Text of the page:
Europeans would have to slash beef and lamb consumption in half for the EU to meet its climate change targets, a new study has warned.
The Swedish study, published in the Food Policy journal yesterday, concluded the EU would have to make big cuts to food-related methane and nitrous oxide emissions, as well as carbon dioxide from fossil fuels, if it is to meet the 2°C climate target.
Technological advances could cut current food-related emissions by about 50%, but dietary changes would “almost certainly be necessary” to achieve the EU’s aim to cut greenhouse gas emissions by 80% to 95% by 2050.
Researchers warned large reductions in beef and lamb consumption - by 50% or more - would be “unavoidable” to meet the EU targets, and high dairy consumption would only be possible if there were “substantial advances in technology”.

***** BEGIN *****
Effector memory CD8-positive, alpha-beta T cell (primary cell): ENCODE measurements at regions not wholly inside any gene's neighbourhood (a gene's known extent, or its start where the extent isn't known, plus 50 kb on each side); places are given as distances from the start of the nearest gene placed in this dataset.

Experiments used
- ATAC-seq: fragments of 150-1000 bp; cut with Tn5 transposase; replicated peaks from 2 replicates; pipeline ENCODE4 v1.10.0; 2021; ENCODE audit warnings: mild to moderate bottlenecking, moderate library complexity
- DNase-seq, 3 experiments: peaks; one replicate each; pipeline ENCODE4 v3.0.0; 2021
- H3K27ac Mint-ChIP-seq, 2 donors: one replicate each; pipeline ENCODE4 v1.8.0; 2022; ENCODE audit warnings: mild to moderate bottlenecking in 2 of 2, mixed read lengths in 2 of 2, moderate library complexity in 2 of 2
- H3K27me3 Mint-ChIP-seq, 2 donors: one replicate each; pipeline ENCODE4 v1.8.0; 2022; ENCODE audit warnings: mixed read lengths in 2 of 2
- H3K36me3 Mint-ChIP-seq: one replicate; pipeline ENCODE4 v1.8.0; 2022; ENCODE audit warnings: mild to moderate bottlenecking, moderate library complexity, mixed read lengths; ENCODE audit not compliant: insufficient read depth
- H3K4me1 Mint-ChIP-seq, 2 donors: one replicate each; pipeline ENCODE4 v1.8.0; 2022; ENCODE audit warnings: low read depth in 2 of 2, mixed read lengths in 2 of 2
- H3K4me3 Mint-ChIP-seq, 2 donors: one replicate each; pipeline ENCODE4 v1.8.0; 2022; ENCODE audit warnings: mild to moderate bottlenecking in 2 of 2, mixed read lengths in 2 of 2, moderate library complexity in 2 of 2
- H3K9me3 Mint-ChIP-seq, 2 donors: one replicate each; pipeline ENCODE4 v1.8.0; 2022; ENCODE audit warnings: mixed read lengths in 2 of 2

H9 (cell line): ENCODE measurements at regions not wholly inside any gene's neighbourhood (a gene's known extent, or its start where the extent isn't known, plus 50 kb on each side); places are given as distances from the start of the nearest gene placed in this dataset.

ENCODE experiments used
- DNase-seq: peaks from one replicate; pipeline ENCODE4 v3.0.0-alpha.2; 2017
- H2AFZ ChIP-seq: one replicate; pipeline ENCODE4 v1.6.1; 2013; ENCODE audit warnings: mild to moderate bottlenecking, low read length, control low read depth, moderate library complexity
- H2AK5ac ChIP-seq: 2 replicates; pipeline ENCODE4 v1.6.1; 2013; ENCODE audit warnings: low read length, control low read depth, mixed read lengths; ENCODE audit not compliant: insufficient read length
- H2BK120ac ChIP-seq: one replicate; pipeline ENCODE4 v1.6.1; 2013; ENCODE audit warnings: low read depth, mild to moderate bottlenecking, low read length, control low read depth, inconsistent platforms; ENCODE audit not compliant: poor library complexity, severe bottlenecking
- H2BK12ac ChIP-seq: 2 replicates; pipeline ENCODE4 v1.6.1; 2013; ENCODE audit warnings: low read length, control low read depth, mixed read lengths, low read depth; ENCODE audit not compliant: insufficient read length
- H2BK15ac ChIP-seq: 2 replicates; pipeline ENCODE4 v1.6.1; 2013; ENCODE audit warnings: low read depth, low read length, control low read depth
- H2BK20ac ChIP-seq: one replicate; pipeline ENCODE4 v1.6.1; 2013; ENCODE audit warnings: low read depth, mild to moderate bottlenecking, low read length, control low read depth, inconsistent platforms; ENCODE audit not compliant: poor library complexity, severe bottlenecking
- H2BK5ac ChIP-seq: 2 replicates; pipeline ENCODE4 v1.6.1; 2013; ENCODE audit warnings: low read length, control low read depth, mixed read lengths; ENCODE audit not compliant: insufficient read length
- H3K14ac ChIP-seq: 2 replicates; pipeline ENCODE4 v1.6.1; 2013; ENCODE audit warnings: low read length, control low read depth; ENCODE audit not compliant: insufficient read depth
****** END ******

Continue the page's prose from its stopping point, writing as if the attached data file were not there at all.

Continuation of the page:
But there was no need to cut out meat consumption altogether, they added, with high consumption of pork and poultry “feasible” within current targets.
Reducing food waste would only play a “minor role” in meeting climate change targets, lowering European greenhouse gas emissions by just 1% to 3%, the study claimed.